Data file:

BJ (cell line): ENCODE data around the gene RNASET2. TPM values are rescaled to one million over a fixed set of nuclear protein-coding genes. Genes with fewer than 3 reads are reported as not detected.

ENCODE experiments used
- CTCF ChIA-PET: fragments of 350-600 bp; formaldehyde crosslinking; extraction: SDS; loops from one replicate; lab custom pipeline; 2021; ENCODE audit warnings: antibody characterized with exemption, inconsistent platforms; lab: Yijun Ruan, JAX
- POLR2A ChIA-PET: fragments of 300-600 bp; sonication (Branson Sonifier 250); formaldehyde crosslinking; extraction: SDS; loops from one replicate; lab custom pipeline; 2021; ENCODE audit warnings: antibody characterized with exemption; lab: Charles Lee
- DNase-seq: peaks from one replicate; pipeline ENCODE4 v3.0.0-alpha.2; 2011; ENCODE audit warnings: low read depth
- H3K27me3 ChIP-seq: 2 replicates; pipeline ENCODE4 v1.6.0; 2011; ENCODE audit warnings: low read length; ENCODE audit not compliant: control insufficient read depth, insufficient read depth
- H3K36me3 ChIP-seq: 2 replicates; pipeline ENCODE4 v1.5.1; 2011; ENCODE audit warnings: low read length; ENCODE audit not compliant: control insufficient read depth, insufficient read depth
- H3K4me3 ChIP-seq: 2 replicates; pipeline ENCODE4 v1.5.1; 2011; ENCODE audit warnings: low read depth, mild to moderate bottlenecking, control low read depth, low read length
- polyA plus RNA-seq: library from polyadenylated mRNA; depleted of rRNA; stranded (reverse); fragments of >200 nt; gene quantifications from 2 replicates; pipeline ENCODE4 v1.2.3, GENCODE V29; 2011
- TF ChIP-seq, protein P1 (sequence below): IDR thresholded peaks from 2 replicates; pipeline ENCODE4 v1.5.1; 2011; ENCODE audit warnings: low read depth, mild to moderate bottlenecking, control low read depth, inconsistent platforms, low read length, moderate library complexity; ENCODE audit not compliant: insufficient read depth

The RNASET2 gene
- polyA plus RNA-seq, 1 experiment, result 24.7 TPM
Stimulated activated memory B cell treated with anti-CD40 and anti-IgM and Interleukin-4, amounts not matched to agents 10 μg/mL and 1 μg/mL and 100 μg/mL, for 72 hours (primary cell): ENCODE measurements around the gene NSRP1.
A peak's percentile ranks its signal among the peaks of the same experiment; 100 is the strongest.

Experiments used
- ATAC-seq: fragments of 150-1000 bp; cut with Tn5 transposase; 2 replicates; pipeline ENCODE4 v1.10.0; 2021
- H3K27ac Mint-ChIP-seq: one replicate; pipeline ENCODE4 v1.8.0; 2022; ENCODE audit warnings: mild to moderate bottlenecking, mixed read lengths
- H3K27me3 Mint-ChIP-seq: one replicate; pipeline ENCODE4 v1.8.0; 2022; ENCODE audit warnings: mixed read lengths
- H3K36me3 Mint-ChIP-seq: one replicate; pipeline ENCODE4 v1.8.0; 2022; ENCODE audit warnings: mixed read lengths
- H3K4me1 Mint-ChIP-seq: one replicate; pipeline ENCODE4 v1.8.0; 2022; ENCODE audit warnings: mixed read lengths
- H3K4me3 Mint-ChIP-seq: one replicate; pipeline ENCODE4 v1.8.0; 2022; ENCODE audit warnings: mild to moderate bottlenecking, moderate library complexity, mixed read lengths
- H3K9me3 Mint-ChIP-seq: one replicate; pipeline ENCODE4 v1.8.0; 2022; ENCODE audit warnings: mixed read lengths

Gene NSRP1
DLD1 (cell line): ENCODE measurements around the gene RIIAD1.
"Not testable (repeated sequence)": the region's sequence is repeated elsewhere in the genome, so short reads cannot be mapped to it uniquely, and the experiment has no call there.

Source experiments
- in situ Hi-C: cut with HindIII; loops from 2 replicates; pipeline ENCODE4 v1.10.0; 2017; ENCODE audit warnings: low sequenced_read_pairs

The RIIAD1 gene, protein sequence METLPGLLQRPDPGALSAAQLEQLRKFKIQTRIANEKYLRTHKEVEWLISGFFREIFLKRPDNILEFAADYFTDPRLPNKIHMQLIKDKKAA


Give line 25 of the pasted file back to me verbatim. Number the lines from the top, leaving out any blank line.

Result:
"Not testable (repeated sequence)": the region's sequence is repeated elsewhere in the genome, so short reads cannot be mapped to it uniquely, and the experiment has no call there.